The oldest track & field blog on the internet

Monday, September 10, 2007

Happy Ethiopian New Millenium

Your likely response would abbreviate to "WTF?" Not only because you wonder how in the hell their third millennia begins tommorrow, but why it has a damn thing to do with track & field.

If you're curious about the details, Wikipedia has the rundown. Ethiopia's new year begins on September 11 because they still use the Gregorian calendar, and using ancient Egyptian reckoning rather than the more common European method their year count is off by eight (or ours is, depending on how you look at it).

Now, how is this important here? Be patient. If you don't know anything about Ethiopia aside from the fact that they produce great distance runners, you'll learn something today.

Ethiopia is a Christian nation, and the only sub-Saharan African nation to be so before colonial times. Their particular denomination is very old and has some fairly interesting variations; my knowledge is cursory and comes mostly from a bizarre and interesting book, The Sign and the Seal.

If you liked Raiders of the Lost Ark and The DaVinci Code, you'll eat up The Sign and the Seal. Unlike the other two, it purports to be factual and traces the history and movement of the Ark of the Covenant to its current holding place--in Axum, the ancient capital of Ethiopia. Much of the book is controversial and speculative, but one thing it conveys without doubt is the attitude of Ethiopians. Every religious Ethiopian takes it as an article of faith that the Ark is held at the Church of Our Lady Mary of Zion in Axum. Nearly all Ethiopians, religious or not, also take tremendous pride in the fact that theirs is the only African nation that was never colonized.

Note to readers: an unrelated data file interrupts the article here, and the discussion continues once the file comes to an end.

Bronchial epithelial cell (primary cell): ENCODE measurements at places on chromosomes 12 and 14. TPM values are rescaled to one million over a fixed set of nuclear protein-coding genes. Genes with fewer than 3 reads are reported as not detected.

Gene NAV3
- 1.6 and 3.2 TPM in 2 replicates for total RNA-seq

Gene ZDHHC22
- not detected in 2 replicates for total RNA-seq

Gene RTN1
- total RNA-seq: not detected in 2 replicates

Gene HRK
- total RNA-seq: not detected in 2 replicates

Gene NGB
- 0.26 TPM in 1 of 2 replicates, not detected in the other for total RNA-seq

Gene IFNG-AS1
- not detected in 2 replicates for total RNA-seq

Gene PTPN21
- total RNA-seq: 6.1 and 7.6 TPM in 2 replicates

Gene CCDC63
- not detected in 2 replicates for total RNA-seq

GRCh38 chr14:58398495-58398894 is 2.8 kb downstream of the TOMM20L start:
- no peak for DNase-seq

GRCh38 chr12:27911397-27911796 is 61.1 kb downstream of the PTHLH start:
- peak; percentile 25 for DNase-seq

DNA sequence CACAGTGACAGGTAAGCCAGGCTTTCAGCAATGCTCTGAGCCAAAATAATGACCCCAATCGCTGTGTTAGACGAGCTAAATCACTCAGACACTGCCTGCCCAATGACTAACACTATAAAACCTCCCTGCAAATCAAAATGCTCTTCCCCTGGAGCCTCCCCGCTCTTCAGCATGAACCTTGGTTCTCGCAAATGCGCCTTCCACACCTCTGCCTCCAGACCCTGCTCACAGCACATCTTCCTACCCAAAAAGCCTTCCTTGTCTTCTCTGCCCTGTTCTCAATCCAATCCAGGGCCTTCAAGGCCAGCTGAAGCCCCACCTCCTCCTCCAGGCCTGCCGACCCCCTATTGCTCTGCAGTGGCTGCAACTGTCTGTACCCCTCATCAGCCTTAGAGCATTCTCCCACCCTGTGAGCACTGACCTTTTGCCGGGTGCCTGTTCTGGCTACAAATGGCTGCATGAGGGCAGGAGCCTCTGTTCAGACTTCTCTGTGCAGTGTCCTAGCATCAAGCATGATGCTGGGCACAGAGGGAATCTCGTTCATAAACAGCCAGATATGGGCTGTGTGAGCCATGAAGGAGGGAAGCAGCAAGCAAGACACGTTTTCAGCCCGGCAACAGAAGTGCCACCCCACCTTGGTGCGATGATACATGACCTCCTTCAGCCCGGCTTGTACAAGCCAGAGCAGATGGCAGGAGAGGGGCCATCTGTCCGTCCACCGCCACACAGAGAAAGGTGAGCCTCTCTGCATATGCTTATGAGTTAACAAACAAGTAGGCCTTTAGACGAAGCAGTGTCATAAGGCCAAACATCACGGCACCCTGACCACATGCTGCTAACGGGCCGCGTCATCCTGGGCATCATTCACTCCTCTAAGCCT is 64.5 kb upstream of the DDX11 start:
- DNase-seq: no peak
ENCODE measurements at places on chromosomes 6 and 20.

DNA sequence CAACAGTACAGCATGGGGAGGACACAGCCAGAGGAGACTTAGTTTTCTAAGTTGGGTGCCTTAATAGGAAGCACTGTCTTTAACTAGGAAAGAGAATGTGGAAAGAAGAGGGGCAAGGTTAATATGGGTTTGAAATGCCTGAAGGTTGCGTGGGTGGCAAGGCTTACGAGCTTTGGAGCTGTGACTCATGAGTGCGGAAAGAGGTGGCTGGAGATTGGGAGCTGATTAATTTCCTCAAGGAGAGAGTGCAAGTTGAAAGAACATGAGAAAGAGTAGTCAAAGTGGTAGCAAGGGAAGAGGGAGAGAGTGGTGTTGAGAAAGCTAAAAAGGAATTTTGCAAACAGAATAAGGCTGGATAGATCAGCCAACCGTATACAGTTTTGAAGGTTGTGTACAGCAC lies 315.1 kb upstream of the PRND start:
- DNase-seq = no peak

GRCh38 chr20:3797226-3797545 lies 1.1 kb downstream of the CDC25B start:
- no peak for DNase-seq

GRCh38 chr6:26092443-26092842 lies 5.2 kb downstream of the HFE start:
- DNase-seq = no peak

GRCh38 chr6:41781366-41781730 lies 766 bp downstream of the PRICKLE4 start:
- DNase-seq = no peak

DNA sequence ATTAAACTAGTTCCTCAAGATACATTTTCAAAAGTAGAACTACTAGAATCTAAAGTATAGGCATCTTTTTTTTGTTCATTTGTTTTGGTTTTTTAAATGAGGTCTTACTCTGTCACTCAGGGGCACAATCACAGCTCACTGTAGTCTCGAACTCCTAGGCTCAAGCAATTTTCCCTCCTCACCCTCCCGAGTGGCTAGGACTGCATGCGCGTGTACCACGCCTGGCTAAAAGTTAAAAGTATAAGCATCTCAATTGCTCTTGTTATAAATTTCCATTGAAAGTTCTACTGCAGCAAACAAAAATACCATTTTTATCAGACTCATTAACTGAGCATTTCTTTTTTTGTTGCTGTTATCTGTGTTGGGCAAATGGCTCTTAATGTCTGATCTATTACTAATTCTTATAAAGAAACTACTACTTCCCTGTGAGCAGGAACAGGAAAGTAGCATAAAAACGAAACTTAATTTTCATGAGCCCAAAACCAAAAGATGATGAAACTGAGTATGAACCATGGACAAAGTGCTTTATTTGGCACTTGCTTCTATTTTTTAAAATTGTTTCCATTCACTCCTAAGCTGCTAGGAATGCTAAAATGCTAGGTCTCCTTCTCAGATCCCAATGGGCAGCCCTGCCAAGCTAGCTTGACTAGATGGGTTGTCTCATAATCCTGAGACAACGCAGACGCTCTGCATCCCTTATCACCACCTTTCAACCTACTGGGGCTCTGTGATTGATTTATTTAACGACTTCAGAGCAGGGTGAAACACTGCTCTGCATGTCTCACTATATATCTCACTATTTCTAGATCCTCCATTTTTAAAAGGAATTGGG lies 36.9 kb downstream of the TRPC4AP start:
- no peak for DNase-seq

Axum is an interesting site; in addition to the church, there are a number of 1700-year-old large stone stelae that seem difficult if not impossible to erect without modern heavy equipment. Locals merely say they were raised by angels. During the Italian occupation of World War II, one was looted and taken to Rome. Part of the Italian's agreement at the end of the war was to return it to Ethiopia, but it stood in Rome for another 56 years, as if to thumb the Italians' nose at the Ethiopians.

The 1960 Olympics were held in Rome and the marathon course went by this obelisk. As you may know, the first-ever African Olympic champion, Ethiopian footsoldier Abebe Bikila, was crowned in this race. The headlines were cute; many referenced the fact that it took an entire Italian army to defeat Ethiopia but one single Ethiopian soldier to defeat Rome. The IOC had no problem with people making this statement since it didn't stir up much in the way of politics; Bud Greenspan's Olympic films use the story.

The race, however, was not so nice. Greenspan's films left out a hugely important feature, one the IOC wouldn't have liked to be sent around the world. Where did Bikila take the lead in the race? Precisely at the obelisk itself, a patently political and religious action understood by the thousands of Ethiopians who listened to the race on the radio or who read about it in the news. Bikila became such a popular figure that Emperor Haile Selassie was reportedly in fear of him, and when Bikila suffered his catastrophic car crash a (false) rumor circulated that the Emperor arranged to have him done in.

Now you know why an Ethiopian religious holiday deserves mention on a track & field blog.

1 comment:

BitterTrackGuy said...

Dude, that is just outstanding work. Excellent post, one of your best ever.